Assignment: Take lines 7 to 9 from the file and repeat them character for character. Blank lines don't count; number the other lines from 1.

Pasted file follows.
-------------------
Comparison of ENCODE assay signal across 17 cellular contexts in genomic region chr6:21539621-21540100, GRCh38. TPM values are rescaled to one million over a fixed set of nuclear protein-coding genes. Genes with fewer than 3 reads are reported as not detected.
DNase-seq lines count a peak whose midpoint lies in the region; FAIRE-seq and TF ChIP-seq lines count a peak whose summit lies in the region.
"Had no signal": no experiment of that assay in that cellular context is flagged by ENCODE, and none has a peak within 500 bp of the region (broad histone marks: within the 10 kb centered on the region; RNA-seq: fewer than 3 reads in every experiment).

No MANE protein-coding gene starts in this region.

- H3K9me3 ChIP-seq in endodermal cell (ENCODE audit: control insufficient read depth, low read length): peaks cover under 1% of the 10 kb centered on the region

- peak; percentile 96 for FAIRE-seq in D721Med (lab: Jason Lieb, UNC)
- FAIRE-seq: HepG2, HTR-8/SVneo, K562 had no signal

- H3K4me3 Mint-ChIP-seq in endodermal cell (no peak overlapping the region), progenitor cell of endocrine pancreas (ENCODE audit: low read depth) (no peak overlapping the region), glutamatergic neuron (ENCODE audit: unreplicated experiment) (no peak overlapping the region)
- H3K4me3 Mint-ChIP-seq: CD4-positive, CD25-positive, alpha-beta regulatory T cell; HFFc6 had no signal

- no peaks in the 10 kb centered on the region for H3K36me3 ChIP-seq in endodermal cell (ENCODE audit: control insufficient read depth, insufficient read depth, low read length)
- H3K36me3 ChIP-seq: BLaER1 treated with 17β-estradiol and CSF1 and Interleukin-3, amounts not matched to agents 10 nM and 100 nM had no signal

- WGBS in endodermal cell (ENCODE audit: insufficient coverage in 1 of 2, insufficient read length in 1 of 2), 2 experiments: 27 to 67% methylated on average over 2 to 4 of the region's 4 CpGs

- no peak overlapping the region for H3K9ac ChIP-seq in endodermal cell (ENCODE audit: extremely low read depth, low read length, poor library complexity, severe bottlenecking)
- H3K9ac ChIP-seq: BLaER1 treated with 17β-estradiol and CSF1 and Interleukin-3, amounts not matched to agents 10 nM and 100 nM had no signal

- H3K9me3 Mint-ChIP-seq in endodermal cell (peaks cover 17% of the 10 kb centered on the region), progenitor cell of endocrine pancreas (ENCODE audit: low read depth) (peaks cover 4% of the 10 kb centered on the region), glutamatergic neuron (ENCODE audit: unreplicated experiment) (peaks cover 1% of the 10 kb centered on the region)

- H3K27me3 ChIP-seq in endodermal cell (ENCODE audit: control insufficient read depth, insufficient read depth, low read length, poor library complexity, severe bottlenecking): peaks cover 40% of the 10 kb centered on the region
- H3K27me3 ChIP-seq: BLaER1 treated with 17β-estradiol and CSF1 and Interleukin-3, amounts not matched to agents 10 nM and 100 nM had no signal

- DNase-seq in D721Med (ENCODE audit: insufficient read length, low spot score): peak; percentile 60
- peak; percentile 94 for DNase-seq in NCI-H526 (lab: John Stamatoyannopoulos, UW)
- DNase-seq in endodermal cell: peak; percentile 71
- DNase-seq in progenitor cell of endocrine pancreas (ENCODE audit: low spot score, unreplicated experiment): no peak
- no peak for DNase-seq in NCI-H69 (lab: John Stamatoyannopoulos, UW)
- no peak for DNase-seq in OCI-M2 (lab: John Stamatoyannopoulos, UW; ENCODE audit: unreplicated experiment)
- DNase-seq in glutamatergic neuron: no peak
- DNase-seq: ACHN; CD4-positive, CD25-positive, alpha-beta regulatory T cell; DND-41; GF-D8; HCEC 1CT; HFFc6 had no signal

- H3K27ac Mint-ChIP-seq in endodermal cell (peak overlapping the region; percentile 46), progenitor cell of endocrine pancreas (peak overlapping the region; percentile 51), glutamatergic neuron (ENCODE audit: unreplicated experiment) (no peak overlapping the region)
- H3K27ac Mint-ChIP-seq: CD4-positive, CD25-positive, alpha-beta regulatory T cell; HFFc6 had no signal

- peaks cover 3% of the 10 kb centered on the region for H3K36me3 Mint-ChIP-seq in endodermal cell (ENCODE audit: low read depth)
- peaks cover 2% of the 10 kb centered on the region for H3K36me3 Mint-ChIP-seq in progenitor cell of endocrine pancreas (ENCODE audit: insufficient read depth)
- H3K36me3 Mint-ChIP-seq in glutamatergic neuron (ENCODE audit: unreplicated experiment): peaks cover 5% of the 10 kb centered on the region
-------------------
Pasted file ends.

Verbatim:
- FAIRE-seq: HepG2, HTR-8/SVneo, K562 had no signal

- H3K4me3 Mint-ChIP-seq in endodermal cell (no peak overlapping the region), progenitor cell of endocrine pancreas (ENCODE audit: low read depth) (no peak overlapping the region), glutamatergic neuron (ENCODE audit: unreplicated experiment) (no peak overlapping the region)
- H3K4me3 Mint-ChIP-seq: CD4-positive, CD25-positive, alpha-beta regulatory T cell; HFFc6 had no signal